Last month, Kentucky Public Radio reported a similar drop in the passage rate: “The number of Kentuckians passing the General Educational Development test, or GED, has dropped by 85 percent in the last two years, according to the state’s adult education program.  During the 2013 fiscal year, 8,890 students earned GED diplomas.  The current fiscal year ends this month.  So far the state has issued only 1,351 diplomas.”

Some states are adopting competing tests to certify high school equivalency.  The Dispatch and Kentucky Public Radio reporters note that Indiana, West Virginia, New York and Illinois have adopted other tests including the Test Assessing Secondary Completion from McGraw-Hill, and Hi-SET from the Electronic Testing Service.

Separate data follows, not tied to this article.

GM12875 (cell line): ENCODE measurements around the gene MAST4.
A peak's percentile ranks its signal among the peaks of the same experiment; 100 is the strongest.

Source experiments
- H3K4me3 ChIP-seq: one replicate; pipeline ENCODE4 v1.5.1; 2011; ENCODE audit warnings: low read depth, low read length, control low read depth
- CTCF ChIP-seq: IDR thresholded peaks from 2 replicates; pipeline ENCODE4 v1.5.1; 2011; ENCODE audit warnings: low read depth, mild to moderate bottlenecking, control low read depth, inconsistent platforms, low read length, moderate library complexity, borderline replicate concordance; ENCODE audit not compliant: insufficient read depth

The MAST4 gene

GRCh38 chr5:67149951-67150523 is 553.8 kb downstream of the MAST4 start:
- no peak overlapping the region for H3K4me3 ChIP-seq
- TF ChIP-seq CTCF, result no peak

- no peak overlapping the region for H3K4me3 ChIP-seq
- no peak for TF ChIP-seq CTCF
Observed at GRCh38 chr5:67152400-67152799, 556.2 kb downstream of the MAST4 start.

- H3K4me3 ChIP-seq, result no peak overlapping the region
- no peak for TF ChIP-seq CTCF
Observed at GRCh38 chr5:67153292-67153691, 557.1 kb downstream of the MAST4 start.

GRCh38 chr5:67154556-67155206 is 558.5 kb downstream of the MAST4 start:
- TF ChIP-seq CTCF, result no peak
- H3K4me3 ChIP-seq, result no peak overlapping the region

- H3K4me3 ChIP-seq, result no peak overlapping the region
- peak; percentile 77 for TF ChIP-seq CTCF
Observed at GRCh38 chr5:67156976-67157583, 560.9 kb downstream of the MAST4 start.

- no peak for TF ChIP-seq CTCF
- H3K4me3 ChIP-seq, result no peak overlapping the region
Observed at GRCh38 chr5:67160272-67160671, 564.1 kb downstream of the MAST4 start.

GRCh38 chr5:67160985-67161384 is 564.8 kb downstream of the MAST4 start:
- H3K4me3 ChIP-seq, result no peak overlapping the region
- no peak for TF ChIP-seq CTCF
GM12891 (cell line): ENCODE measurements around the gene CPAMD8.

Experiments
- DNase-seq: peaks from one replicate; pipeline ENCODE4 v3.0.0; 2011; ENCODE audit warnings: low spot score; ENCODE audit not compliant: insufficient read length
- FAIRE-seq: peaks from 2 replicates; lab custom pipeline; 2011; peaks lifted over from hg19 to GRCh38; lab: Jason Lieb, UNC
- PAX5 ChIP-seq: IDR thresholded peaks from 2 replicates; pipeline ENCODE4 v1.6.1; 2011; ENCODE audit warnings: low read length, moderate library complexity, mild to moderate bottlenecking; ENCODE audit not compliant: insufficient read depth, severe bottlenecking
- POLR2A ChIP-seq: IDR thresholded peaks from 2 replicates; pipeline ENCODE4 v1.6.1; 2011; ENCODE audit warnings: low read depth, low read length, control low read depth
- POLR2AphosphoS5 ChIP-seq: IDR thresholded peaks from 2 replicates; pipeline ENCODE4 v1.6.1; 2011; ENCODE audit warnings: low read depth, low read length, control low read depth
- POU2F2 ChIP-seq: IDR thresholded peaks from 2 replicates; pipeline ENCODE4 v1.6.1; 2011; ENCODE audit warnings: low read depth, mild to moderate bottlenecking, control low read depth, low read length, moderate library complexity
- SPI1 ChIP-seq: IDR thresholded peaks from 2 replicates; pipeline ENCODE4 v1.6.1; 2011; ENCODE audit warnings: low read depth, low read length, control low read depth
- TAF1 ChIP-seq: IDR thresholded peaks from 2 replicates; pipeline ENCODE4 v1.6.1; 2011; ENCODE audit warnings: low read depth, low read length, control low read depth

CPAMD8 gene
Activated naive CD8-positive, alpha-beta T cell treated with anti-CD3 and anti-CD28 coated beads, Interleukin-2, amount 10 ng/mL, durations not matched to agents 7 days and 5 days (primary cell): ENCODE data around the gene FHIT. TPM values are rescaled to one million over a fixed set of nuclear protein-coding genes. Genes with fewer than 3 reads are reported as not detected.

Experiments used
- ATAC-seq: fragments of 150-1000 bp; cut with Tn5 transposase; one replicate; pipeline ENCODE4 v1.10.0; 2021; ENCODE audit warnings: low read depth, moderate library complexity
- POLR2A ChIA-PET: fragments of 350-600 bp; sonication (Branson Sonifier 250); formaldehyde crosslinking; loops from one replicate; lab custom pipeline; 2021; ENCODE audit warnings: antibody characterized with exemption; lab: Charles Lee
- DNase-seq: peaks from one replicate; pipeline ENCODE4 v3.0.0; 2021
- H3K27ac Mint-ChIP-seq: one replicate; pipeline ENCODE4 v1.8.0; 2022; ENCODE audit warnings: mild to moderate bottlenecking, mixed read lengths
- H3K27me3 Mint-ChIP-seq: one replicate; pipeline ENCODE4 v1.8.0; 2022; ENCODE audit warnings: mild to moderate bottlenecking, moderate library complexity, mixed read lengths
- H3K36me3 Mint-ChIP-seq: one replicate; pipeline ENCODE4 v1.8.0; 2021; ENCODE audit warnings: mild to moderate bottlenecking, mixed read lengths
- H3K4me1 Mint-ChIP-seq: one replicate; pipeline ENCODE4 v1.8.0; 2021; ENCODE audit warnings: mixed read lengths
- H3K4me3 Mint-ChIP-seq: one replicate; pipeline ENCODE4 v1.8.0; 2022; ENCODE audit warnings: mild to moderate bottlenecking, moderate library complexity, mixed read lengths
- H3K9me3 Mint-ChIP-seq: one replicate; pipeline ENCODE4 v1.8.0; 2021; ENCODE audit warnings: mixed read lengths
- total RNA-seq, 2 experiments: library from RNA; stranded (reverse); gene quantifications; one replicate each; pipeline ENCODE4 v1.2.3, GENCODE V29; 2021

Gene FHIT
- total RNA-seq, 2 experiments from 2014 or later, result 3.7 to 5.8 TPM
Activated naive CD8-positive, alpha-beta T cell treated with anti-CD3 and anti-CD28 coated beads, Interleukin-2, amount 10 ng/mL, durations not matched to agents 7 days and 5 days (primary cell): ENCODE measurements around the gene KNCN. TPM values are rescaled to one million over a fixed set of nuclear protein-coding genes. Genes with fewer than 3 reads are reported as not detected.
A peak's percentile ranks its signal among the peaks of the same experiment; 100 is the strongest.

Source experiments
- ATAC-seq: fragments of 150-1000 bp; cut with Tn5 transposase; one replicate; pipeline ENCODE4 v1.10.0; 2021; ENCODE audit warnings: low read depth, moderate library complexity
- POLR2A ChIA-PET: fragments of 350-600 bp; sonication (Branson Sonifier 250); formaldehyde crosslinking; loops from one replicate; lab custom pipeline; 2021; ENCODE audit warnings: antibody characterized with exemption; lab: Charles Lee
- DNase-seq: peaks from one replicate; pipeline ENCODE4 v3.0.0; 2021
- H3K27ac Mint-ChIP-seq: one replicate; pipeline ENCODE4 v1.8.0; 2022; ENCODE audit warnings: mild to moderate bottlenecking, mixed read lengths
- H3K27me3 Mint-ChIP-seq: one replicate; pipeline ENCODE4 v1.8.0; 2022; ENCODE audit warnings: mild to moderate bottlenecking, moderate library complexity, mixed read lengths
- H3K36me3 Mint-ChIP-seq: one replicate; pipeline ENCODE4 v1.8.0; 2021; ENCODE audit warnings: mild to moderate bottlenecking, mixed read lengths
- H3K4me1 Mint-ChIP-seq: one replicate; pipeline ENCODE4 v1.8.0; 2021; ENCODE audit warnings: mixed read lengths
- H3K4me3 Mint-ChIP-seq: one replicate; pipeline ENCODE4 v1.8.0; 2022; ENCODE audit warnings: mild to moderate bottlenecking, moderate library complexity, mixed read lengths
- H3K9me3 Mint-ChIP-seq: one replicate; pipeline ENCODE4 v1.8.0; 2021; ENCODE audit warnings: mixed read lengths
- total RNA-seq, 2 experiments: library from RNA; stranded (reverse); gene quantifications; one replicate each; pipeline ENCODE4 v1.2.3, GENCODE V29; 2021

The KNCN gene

But the real issue, apart from the increased cost and the difficulty for many students of taking the GED examination on-line, has more to do with what the new test means about our culture than it does about the test provider. In a 300 page commentary, American Revolution 2.0: How Education Innovation is Going to Revitalize America and Transform the U.S. Economy, Michael Moe of GSV Asset Management judges human worth in purely economic terms.  He describes, “a world where knowledge and education are the fundamental currency needed to participate in a global marketplace… ” (p. 17) In a society that has come to trust ever tougher competition and rewards for a few winners, many value tougher standards in the GED program and every other educational setting, whatever the consequences for individuals. The worth of education has been broadly redefined in merely economic terms without any concern for  expanding opportunity or for what it means to be educated.